The NGO also ran activities on rural snake safety for the villagers. In the youth and development programmes, they worked on a historical envenomation survey, where details on snakebite were collected from the victims. A snake safety and skill development training programme was organised for the fire service, the forest department and the police.

Relocation of snakes and record keeping are issues the NGO faces even today. Equipment such as safety gear like tongs and hooks was designed and promoted at lower cost, and the forest officers were trained to use them. Now the forest department officials are able to identify the snakes.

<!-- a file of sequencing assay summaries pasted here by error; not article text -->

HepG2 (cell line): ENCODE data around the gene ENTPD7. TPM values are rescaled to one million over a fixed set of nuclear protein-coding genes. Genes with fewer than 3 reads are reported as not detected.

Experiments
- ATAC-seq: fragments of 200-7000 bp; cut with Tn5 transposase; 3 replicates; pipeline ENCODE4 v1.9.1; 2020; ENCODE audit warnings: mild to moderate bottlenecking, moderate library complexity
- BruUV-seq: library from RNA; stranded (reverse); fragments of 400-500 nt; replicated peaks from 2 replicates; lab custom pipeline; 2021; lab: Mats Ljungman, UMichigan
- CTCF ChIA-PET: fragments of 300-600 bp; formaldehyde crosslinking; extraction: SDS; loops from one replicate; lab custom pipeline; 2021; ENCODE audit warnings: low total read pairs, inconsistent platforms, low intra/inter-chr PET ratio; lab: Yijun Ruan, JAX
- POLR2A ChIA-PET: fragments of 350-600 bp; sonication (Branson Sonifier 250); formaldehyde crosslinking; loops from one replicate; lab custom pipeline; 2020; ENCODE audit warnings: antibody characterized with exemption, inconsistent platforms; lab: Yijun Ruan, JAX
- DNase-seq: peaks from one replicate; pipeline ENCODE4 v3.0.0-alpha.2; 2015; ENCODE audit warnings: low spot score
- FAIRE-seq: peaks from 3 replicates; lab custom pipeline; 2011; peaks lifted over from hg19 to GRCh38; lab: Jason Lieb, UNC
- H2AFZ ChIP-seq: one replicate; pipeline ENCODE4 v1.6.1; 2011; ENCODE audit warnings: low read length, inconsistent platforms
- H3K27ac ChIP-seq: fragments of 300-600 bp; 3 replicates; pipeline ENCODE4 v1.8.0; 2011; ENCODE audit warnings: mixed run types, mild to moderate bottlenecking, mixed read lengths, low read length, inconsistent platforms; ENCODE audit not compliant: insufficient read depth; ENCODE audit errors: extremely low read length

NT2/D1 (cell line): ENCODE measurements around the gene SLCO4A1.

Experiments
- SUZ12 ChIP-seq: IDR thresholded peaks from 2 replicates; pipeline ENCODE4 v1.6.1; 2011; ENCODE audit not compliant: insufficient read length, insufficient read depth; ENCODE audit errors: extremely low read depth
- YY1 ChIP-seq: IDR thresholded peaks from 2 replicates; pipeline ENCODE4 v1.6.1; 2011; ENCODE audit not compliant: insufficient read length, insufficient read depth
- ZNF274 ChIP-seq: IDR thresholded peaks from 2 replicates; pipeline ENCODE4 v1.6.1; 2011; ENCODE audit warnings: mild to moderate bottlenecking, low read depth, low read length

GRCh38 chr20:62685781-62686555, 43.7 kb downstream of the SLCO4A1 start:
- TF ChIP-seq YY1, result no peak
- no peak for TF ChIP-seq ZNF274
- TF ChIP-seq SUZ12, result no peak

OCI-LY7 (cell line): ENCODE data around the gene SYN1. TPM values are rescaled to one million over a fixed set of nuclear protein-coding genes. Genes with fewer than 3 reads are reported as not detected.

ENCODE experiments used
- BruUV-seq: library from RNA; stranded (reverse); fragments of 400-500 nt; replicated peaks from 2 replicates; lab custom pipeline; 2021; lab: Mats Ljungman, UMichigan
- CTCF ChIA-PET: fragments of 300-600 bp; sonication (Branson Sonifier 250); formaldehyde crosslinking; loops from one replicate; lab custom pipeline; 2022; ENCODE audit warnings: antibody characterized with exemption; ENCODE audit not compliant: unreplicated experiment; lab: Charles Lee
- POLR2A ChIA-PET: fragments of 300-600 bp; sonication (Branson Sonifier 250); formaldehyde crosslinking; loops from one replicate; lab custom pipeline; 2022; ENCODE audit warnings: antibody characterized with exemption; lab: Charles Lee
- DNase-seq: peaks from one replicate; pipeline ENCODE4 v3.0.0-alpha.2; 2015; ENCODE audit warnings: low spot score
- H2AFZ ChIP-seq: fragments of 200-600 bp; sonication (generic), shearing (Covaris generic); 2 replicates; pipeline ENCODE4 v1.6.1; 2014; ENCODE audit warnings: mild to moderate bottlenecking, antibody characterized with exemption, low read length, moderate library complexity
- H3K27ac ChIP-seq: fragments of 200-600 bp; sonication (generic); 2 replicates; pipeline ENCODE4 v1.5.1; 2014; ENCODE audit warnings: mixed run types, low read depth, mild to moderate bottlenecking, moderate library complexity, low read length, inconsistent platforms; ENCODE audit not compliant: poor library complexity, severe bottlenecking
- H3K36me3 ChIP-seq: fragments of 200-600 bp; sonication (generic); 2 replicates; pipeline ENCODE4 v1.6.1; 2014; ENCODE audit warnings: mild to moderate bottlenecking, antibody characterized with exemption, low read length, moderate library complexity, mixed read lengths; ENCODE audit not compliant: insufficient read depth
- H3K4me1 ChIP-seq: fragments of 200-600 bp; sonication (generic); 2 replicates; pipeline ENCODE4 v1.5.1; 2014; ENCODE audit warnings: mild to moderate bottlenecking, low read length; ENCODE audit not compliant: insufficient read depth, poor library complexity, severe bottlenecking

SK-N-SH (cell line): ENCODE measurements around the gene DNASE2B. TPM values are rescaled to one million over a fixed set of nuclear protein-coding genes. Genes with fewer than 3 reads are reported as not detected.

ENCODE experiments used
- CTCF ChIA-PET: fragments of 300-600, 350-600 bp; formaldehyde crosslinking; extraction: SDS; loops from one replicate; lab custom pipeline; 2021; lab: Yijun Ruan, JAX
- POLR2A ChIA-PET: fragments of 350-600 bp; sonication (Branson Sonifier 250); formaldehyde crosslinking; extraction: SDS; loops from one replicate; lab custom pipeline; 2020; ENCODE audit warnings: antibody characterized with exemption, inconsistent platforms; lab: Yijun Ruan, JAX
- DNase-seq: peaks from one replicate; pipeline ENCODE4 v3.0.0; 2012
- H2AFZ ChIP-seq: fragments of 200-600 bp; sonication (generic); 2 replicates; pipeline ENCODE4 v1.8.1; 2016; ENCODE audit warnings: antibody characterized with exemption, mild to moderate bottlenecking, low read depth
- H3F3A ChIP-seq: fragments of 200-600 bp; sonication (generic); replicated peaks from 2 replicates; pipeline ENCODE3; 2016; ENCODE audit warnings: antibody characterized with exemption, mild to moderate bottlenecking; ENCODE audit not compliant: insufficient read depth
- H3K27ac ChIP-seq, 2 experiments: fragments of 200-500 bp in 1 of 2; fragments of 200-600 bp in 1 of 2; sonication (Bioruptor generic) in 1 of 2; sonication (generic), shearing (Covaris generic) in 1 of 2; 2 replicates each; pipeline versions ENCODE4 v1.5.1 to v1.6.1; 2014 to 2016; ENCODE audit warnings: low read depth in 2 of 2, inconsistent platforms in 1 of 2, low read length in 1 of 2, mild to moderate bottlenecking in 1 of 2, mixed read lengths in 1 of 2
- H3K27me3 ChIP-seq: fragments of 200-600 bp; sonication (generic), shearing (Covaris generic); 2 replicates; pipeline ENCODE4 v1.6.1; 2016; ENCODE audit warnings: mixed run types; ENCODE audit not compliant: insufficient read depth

Raising awareness – easier said than done

Awareness of the snakebite problem among farmers in India is minimal. “The farmers don’t know that they should not lie down when the leg gets bitten. They immediately tie the wound tightly. When they reach the hospital and the tied wound is opened, the venom spreads fast and impacts vital organs,” says Shyamala Robin of the National Snakebite Initiative.